Exodus - Introduction
The book of Exodus is named after the subject of the first fifteen chapters of the book: the liberation of Israel from Egypt by “the God of Abraham … Isaac, and … Jacob” ( 3.15 ). The book continues with various laws that distinguish the community (chs 20–23,34 ), as well as the instructions for the construction of the tabernacle (chs 25–40 ), which are narrated in great detail, and assure that a holy God will reside among the people.
It is impossible to discern what historical events lie behind the book of Exodus, given the lack of contemporaneous evidence outside the Bible. Reconstructions run the gamut from identifying the Pharaoh of the plagues with Rameses II (1279–1213 BCE) to asserting that the entire story is metaphorical, and Israel was never in Egypt. Those favoring a historical reading of the book have noted that no nation is likely to make up a story that its ancestors had been slaves. Those favoring a metaphorical reading have suggested that the tyranny experienced reflects Egypt's political and economic domination of the land of Canaan in the Late Bronze Age. They emphasize the continuity of Israelite culture with Canaanite (rather than Egyptian) culture in architecture, crafts, language, and worship. There is also uncertainty about most of the place names in the book, even about the location of Mount Sinai, where the covenant between God and Israel is made. Nor is there a consensus on the authorship and date of the various parts of this complex work. Some sections are Priestly (compare 20.8–11 with Gen 2.1–3 , and note the interest in the priestly tabernacle in chs 25–40 ), a few are clearly reminiscent of Deuteronomy (compare 23.23–33 with Deuteronomy 7 ), and some contain material usually ascribed to JE, traditionally considered to be the earliest sources of the Pentateuch. Underlying the final form of the book is a complicated literary prehistory, in which the sources or “documents” of the Pentateuch (J, E, and P; see pp. 4–6 HB ) have been combined in a way that values the preservation of divergent traditions more than a superficial consistency. The book also includes an often bewildering variety of smaller units from various stages of Israel's history. These include hymns and hymnic fragments, itineraries, ritual traditions, and legal codifications, along with elements of myth and folklore, and birth and contest narratives. Some of these traditions are relatively ancient and may well reflect authentic historical memory.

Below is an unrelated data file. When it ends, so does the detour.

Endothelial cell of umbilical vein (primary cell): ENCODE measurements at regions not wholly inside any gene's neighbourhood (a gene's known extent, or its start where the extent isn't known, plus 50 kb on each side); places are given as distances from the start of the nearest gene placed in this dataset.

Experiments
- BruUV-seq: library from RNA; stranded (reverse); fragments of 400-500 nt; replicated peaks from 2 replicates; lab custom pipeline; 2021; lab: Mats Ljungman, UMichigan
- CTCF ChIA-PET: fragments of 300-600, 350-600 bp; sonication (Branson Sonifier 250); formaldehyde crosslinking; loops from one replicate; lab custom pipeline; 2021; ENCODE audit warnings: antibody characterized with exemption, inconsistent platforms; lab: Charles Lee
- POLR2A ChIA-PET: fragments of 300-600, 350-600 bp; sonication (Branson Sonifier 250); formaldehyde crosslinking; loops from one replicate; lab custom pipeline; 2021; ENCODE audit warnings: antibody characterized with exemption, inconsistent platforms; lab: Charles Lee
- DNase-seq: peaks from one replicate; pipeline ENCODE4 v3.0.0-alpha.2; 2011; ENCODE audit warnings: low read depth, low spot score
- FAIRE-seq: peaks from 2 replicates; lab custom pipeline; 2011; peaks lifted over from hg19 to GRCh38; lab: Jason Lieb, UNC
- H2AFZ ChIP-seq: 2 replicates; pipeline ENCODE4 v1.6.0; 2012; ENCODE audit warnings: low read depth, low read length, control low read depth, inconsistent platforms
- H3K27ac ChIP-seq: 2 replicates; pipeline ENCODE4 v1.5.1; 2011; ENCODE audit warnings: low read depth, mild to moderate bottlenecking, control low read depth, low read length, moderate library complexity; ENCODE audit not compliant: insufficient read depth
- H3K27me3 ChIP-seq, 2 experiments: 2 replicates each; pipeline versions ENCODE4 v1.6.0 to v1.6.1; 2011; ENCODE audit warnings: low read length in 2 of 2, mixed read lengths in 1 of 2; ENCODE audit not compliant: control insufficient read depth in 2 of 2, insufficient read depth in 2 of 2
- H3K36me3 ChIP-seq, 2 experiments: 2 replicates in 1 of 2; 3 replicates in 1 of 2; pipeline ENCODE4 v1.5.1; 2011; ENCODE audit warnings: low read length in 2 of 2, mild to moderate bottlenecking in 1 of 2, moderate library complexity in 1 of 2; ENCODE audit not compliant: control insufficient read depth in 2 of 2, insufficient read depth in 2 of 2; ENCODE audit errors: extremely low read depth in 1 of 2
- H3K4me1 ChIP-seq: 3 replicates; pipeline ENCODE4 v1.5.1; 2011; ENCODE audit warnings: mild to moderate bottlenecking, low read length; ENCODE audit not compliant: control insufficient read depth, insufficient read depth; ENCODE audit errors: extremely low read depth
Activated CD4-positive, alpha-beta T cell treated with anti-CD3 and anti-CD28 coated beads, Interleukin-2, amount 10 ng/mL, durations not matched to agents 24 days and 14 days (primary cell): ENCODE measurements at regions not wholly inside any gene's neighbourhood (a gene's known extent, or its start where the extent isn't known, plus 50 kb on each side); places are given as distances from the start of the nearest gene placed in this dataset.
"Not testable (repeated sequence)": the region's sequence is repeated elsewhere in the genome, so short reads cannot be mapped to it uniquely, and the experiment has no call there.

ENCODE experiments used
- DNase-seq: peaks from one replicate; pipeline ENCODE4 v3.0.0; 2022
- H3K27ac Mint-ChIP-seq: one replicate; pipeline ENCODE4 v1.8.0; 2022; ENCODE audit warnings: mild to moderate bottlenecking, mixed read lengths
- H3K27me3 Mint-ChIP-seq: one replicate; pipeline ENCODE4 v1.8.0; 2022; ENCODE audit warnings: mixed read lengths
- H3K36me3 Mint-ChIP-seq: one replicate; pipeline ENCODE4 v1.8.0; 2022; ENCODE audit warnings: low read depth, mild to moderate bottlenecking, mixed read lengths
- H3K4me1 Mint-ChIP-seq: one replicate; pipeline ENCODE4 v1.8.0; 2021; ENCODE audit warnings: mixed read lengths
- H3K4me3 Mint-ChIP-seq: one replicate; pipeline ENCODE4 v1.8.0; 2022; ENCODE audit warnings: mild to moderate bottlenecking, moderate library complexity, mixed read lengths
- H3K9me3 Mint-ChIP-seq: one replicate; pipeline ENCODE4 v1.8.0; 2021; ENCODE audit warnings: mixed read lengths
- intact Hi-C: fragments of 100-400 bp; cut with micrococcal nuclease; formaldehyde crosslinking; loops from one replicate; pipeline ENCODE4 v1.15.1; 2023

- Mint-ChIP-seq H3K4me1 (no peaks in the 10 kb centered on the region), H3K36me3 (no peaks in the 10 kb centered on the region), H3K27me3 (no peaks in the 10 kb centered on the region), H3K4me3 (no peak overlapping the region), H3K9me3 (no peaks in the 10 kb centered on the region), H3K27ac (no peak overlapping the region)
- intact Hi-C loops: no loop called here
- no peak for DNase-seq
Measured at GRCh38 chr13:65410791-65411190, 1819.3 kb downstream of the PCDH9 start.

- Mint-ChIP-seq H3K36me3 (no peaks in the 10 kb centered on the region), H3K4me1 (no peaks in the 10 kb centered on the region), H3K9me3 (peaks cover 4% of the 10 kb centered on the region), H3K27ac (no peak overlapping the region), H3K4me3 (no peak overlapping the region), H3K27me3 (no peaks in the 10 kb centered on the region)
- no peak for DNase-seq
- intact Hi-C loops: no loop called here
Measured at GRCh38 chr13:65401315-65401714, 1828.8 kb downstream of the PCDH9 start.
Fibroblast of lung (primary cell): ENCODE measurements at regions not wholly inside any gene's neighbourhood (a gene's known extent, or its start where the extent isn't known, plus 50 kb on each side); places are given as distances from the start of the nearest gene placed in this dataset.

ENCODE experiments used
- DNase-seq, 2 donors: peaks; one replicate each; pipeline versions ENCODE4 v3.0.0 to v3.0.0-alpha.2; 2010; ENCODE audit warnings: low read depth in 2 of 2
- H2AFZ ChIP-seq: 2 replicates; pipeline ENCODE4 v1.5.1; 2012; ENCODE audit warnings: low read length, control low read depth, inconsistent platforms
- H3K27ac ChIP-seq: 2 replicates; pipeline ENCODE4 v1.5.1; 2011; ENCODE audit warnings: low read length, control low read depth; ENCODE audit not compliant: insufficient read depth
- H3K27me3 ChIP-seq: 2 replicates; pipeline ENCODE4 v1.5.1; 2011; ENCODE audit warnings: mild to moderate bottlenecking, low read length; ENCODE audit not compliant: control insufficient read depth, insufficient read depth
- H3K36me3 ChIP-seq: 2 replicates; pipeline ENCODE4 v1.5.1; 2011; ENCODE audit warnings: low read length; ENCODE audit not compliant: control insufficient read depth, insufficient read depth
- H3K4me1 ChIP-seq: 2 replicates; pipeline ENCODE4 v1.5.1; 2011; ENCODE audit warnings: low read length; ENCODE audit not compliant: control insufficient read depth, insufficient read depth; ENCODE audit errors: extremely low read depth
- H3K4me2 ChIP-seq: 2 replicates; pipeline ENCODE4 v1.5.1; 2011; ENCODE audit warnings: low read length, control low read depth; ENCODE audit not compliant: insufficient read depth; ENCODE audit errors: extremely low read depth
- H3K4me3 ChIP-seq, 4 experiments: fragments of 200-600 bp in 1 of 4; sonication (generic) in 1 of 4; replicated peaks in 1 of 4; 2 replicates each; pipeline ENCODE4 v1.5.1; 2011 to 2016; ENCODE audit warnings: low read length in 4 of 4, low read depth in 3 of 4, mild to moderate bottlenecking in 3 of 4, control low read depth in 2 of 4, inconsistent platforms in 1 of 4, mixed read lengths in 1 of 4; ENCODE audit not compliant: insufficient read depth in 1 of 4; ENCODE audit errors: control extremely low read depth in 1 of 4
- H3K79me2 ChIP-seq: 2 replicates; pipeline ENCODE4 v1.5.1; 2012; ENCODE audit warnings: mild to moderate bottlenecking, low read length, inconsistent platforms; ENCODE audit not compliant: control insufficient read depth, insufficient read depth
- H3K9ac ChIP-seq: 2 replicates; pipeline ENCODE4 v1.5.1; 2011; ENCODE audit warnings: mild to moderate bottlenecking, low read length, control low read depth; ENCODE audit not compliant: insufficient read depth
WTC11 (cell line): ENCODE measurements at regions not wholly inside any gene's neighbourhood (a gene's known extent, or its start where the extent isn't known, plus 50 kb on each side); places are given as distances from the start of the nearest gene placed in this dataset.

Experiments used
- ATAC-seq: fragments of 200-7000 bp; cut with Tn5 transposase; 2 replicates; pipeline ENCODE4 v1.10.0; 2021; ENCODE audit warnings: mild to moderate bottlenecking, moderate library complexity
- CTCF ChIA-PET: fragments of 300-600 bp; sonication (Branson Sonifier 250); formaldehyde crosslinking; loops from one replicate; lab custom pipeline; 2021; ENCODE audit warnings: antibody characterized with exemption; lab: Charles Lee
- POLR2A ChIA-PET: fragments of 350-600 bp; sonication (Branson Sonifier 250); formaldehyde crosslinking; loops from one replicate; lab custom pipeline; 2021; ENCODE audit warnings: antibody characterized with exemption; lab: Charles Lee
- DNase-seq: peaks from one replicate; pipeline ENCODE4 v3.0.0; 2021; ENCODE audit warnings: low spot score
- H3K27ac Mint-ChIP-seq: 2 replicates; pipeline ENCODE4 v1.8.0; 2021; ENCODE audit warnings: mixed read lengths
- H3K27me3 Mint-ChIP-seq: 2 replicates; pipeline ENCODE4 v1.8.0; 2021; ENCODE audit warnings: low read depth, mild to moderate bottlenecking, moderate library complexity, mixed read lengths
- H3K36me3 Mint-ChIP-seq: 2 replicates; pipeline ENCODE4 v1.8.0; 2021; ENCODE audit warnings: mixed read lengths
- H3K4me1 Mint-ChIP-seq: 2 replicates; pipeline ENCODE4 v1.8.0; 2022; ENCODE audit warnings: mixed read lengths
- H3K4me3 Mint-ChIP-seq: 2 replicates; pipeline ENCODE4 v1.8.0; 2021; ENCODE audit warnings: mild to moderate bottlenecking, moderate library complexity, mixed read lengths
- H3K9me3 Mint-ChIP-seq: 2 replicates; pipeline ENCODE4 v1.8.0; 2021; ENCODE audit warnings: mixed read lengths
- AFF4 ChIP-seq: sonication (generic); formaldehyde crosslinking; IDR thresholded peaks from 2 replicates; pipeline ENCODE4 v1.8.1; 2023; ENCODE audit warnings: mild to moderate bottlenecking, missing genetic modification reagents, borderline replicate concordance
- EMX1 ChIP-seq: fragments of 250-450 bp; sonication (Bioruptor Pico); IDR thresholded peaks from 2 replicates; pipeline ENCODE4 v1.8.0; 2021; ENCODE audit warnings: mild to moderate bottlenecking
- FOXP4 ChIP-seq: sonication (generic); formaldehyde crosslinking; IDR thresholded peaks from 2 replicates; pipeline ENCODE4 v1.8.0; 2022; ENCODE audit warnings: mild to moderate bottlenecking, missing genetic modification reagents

In the absence of a consensus concerning the book's historicity and composition, it is best to read Exodus as a finished narrative, a story—though never forgetting that it has a prehistory, and that in its final form within the larger story of the Torah or Pentateuch, the first five books of the Bible, it is the definitive story of the establishment of Israel as a people freed from human tyranny who became slaves to their own loving God.